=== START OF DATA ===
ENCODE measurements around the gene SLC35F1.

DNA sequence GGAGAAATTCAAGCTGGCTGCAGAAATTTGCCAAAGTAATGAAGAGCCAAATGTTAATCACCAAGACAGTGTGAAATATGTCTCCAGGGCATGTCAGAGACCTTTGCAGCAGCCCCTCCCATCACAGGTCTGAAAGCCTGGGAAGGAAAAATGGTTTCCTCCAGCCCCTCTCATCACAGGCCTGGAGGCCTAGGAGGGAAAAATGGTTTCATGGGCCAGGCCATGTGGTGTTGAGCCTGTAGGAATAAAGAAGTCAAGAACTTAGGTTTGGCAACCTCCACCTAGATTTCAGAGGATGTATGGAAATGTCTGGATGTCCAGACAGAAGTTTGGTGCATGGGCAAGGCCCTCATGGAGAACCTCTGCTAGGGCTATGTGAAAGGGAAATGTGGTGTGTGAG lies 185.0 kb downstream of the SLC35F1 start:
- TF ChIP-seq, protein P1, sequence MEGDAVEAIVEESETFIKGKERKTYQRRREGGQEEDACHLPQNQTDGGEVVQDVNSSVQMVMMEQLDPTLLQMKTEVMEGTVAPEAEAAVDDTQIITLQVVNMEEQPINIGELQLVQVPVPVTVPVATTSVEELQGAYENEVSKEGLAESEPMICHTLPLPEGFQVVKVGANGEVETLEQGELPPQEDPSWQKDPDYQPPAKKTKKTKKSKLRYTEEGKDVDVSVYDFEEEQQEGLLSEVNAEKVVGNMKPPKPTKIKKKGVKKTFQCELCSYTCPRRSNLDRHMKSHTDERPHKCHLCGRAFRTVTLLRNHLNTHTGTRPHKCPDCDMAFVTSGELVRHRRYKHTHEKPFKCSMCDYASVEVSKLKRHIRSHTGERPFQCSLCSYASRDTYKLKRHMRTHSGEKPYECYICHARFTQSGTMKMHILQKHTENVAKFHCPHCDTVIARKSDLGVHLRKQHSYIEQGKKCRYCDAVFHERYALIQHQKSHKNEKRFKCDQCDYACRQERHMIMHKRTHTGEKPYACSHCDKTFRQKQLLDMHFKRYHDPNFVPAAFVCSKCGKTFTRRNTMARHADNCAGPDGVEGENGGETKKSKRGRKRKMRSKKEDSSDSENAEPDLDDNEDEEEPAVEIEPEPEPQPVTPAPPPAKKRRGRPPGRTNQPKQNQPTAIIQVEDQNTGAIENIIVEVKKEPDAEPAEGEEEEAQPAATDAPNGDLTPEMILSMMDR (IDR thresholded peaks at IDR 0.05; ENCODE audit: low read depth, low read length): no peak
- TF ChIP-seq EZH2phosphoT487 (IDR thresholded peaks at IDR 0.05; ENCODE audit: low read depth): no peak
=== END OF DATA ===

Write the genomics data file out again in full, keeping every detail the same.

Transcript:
ENCODE measurements around the gene SLC35F1.

DNA sequence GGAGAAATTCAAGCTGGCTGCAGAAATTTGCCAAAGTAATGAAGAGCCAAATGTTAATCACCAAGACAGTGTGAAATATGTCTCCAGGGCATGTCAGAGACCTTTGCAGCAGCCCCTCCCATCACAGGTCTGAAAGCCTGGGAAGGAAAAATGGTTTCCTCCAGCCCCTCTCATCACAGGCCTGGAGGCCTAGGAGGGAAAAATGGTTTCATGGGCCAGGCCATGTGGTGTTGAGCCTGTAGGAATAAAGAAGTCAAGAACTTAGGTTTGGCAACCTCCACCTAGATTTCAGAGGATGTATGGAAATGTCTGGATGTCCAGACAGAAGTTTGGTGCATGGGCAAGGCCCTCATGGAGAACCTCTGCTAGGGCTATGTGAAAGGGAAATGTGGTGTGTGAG lies 185.0 kb downstream of the SLC35F1 start:
- TF ChIP-seq, protein P1, sequence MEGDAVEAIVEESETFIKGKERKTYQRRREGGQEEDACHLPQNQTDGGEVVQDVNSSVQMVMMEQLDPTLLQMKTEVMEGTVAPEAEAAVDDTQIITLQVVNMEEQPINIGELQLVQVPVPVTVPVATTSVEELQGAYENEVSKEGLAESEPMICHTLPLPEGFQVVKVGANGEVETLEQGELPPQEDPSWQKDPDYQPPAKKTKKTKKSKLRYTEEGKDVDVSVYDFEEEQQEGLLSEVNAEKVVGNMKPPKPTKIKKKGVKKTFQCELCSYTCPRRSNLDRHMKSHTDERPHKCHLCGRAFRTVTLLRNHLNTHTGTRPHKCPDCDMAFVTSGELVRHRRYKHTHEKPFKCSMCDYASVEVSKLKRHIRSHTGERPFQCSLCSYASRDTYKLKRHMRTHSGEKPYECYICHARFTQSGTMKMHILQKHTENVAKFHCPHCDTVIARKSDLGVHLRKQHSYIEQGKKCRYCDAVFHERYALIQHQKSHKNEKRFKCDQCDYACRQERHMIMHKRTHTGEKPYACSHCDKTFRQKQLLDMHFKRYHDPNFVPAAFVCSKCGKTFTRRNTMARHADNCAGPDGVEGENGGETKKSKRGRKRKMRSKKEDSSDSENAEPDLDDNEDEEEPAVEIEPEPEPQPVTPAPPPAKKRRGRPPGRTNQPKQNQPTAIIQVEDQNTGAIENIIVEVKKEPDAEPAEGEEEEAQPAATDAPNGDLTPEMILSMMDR (IDR thresholded peaks at IDR 0.05; ENCODE audit: low read depth, low read length): no peak
- TF ChIP-seq EZH2phosphoT487 (IDR thresholded peaks at IDR 0.05; ENCODE audit: low read depth): no peak